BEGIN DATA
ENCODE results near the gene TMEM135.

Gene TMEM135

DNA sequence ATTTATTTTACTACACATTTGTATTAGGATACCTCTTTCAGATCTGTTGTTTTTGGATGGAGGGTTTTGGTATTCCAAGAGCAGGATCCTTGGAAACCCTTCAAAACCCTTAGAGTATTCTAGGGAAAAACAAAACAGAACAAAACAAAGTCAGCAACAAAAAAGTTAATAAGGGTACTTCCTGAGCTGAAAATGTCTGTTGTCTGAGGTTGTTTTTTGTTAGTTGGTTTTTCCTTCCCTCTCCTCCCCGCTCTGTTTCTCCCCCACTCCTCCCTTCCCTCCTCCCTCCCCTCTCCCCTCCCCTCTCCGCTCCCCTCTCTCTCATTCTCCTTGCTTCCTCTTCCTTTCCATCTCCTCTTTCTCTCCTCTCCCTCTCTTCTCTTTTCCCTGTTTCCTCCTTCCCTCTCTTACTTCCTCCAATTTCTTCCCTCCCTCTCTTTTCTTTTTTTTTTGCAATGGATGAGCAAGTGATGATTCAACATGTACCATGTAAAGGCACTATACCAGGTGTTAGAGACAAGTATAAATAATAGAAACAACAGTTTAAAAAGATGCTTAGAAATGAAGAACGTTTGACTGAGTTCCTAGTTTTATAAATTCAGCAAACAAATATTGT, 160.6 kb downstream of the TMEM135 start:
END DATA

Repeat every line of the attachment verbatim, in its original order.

ENCODE results near the gene TMEM135.

Gene TMEM135

DNA sequence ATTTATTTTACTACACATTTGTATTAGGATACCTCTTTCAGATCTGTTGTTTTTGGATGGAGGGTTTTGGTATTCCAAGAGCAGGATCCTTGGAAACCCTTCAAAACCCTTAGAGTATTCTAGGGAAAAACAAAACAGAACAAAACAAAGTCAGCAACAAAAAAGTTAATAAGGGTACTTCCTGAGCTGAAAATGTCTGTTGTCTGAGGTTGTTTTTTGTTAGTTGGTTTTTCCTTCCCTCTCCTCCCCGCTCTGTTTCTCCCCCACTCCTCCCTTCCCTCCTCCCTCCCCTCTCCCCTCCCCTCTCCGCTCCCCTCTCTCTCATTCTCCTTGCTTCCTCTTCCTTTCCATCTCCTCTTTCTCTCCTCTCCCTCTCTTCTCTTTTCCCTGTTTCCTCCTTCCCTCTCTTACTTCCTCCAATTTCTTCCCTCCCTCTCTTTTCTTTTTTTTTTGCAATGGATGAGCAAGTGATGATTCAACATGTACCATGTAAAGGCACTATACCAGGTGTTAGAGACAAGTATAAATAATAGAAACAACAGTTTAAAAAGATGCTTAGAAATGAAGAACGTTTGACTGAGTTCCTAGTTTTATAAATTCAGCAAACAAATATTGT, 160.6 kb downstream of the TMEM135 start: